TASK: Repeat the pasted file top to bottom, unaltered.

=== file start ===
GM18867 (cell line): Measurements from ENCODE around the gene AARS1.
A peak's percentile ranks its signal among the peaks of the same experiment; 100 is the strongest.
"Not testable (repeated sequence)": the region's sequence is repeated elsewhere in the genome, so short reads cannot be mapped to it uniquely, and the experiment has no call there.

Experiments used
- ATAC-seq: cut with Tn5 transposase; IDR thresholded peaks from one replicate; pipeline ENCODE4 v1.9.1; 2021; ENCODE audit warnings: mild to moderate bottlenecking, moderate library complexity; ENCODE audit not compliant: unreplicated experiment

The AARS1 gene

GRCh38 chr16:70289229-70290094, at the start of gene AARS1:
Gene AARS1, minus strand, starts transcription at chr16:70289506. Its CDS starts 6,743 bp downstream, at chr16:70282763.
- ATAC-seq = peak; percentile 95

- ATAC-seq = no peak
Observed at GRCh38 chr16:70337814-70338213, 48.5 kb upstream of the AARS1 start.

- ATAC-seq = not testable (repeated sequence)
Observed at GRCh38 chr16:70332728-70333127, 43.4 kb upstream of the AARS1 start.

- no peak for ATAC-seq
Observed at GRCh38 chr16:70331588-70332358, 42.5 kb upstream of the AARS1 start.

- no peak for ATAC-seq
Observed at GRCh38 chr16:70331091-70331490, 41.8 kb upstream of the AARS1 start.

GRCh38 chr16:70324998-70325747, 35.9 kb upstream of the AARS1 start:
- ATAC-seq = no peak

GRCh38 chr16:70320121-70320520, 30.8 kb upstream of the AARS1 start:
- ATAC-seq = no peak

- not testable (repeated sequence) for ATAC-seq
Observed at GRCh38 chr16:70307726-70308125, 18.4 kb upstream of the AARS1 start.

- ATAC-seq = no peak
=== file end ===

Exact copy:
GM18867 (cell line): Measurements from ENCODE around the gene AARS1.
A peak's percentile ranks its signal among the peaks of the same experiment; 100 is the strongest.
"Not testable (repeated sequence)": the region's sequence is repeated elsewhere in the genome, so short reads cannot be mapped to it uniquely, and the experiment has no call there.

Experiments used
- ATAC-seq: cut with Tn5 transposase; IDR thresholded peaks from one replicate; pipeline ENCODE4 v1.9.1; 2021; ENCODE audit warnings: mild to moderate bottlenecking, moderate library complexity; ENCODE audit not compliant: unreplicated experiment

The AARS1 gene

GRCh38 chr16:70289229-70290094, at the start of gene AARS1:
Gene AARS1, minus strand, starts transcription at chr16:70289506. Its CDS starts 6,743 bp downstream, at chr16:70282763.
- ATAC-seq = peak; percentile 95

- ATAC-seq = no peak
Observed at GRCh38 chr16:70337814-70338213, 48.5 kb upstream of the AARS1 start.

- ATAC-seq = not testable (repeated sequence)
Observed at GRCh38 chr16:70332728-70333127, 43.4 kb upstream of the AARS1 start.

- no peak for ATAC-seq
Observed at GRCh38 chr16:70331588-70332358, 42.5 kb upstream of the AARS1 start.

- no peak for ATAC-seq
Observed at GRCh38 chr16:70331091-70331490, 41.8 kb upstream of the AARS1 start.

GRCh38 chr16:70324998-70325747, 35.9 kb upstream of the AARS1 start:
- ATAC-seq = no peak

GRCh38 chr16:70320121-70320520, 30.8 kb upstream of the AARS1 start:
- ATAC-seq = no peak

- not testable (repeated sequence) for ATAC-seq
Observed at GRCh38 chr16:70307726-70308125, 18.4 kb upstream of the AARS1 start.

- ATAC-seq = no peak